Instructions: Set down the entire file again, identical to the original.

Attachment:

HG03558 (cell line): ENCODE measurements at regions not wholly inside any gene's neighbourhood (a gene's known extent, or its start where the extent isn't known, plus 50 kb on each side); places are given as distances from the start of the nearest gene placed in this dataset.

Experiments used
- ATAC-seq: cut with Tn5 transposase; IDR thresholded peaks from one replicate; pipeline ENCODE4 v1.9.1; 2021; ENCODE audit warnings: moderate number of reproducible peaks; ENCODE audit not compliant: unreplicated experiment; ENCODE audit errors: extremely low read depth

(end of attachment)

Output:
HG03558 (cell line): ENCODE measurements at regions not wholly inside any gene's neighbourhood (a gene's known extent, or its start where the extent isn't known, plus 50 kb on each side); places are given as distances from the start of the nearest gene placed in this dataset.

Experiments used
- ATAC-seq: cut with Tn5 transposase; IDR thresholded peaks from one replicate; pipeline ENCODE4 v1.9.1; 2021; ENCODE audit warnings: moderate number of reproducible peaks; ENCODE audit not compliant: unreplicated experiment; ENCODE audit errors: extremely low read depth